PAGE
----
Species Conservation Profiles (SCP) are concise treatments of species based on an IUCN-approved template and controlled vocabularies for some of the species characteristics. The Biodiversity Data Journal in collaboration with IUCN SSC members created a workflow that allows for user-friendly authoring, peer-review and publication of SCP via a specially designed template in its authoring platform, the ARPHA Writing Tool (AWT). Apart from the rich editing interface, the tool provides additional functionalities including commenting, replying to comments, importing data from online resources (for example, literature references from CrossRef, PubMed, Mendeley, and occurrence records in Darwin Core format from GBIF, BOLD and iDigBio), versioning, reviewing by external parties during the authoring process, linguistic and copy-editing, building image plates and multimedia, automated technical checking, and others. At the end, the author can submit the profile to the Biodiversity Data Journal just with a click of a button, pass peer-review, and publish it as an open access citable scholarly article within days after acceptance.

The publication will be available in semantically enhanced HTML, PDF and machine-readable XML. Each field in the template is therefore marked as a particular kind of data, being possible to export each species assessment directly to SIS and avoiding duplicate work. Basically, each species assessment published in the journal is fed into the IUCN database and eventually published in the Red List with little extra work. The workflow is expected to play a significant role in experts’ engagement and creates additional incentives for researchers to contribute to the IUCN Red List by publishing new, or updating existing species profiles that can be cited and re-used as any other scholarly article.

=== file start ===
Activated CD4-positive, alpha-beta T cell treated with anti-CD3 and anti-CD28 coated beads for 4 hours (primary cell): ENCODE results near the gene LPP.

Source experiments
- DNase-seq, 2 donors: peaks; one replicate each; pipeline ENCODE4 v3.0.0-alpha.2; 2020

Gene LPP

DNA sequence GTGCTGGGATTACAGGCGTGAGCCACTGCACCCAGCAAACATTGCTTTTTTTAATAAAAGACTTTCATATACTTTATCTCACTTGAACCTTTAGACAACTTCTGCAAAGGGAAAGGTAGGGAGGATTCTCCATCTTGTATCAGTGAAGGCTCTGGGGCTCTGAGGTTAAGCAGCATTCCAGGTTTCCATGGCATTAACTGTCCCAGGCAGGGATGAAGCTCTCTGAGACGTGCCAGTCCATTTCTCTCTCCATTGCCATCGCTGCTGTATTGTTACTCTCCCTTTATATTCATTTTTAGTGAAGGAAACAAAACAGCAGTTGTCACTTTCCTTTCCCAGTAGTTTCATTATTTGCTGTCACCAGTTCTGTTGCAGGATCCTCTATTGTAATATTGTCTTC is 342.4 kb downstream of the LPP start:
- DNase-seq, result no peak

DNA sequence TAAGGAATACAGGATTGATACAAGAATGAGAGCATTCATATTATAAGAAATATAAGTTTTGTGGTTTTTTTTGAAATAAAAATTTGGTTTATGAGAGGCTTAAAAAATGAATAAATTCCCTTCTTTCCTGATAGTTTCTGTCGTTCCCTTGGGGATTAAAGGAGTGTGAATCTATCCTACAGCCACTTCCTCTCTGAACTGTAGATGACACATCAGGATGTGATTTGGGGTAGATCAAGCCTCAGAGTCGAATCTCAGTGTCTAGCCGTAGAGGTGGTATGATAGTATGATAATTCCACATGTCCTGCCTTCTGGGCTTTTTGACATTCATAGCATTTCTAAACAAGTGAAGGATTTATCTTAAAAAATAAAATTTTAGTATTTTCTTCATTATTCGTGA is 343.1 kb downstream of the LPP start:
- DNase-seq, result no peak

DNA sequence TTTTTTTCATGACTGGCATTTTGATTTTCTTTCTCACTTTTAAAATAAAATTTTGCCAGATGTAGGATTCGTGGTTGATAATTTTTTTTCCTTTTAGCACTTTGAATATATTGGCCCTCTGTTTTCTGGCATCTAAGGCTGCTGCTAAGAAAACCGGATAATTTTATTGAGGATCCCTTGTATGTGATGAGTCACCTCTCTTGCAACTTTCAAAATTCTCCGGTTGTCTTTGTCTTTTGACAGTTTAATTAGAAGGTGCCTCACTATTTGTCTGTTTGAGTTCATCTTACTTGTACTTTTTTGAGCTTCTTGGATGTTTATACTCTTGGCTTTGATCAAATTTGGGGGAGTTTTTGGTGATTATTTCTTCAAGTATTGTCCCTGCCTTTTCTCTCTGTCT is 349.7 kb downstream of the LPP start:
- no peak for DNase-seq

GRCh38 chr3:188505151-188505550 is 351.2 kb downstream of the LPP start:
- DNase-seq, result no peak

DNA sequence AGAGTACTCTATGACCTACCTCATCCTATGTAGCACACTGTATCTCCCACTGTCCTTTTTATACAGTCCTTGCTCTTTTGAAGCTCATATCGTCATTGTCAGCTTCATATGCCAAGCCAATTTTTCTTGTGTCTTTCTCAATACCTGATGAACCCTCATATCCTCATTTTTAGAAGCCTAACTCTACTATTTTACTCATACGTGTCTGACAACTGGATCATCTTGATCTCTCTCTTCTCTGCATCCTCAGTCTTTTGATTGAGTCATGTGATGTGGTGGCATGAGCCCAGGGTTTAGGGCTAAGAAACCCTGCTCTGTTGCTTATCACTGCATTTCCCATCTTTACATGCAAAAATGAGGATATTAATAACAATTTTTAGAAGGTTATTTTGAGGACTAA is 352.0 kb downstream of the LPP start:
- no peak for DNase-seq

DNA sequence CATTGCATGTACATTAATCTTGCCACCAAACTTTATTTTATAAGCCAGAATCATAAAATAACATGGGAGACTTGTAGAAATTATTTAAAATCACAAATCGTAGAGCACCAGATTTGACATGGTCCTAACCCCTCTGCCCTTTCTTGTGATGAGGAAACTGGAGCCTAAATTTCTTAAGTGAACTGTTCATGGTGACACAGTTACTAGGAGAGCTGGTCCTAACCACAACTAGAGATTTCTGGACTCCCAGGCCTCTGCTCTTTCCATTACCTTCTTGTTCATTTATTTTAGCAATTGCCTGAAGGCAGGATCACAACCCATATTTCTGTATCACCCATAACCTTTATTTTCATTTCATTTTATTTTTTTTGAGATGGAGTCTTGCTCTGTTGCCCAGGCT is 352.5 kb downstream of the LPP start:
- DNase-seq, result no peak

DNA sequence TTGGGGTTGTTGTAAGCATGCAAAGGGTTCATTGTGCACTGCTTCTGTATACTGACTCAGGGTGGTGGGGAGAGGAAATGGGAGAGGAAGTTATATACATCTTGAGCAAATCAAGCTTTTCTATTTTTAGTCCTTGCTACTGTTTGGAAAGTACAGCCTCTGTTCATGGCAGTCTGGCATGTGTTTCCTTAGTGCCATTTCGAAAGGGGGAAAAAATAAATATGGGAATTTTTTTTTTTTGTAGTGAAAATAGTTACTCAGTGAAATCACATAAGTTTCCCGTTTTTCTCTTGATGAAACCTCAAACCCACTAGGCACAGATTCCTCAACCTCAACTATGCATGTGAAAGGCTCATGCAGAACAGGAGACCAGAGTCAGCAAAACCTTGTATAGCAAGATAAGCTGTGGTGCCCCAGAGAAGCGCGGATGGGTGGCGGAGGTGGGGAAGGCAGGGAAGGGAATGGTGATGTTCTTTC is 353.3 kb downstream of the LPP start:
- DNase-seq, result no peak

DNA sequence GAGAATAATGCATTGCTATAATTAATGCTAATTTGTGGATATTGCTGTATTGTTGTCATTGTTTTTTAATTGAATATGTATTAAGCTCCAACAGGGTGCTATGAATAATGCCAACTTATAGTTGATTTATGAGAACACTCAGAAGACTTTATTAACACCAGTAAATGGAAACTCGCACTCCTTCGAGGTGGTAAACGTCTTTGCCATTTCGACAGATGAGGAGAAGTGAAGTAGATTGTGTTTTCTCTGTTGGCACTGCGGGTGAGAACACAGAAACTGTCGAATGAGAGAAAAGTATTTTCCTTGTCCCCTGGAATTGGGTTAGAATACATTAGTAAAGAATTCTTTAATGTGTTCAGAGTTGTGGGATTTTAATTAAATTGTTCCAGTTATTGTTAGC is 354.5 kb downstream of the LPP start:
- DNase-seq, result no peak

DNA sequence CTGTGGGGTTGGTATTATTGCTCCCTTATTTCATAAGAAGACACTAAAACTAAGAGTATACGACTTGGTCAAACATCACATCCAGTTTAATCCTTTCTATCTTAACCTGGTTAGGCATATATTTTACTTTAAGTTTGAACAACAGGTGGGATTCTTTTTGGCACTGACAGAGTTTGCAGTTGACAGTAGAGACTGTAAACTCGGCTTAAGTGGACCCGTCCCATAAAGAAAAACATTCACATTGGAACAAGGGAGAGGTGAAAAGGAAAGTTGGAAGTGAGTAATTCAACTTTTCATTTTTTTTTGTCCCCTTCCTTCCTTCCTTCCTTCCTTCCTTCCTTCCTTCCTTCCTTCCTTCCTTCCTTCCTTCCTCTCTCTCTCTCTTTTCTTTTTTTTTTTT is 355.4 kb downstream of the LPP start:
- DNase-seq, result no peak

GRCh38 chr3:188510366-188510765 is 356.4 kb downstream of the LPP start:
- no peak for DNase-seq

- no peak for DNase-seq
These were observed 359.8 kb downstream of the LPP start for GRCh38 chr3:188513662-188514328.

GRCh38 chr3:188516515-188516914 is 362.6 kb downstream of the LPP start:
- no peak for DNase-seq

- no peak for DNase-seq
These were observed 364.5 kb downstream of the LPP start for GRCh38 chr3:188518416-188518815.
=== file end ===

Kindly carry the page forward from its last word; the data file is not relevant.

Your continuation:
It should be noted, however, that the IUCN criteria and guidelines use very specific terminology that in some cases might differ from the standard in conservation science. These include the use of population, sub-population, reduction, continuing decline, extreme fluctuations, severely fragmented, extent of occurrence, area of occupancy and location. To ensure full understanding of concepts, authors are encouraged to refer to the most recent documentation available at the Red List website, namely regarding the categories and criteria (IUCN 2012) and guidelines for their use (IUCN Standards and Petitions Subcommittee 2016). There are also frequent workshops to teach users on the assessments and an official online course (

With the availability of this new way of authoring and publishing species conservation profiles compliant with the IUCN Red List of Threatened Species, it is our hope that more experts will feel encouraged to contribute to one of the major goals of IUCN, while at the same time getting the due reward to such important and timely contribution.


We thank Craig Hilton-Taylor, Mike Hoffmann and Ackbar Joolia for comments and suggestions that much improved the Species Conservation Profile template. Paulo Borges and Elena Rudolf tested the platform and provided valuable feedback. The basic infrastructure for importing SCPs was partially supported by the European Union’s project EU BON - Building the European Biodiversity Observation Network, grant agreement No 308454. V. Senderov's PhD is financed through the European Union’s Horizon 2020 research and innovation programme under the Marie Sklodowska-Curie grant agreement No 642241.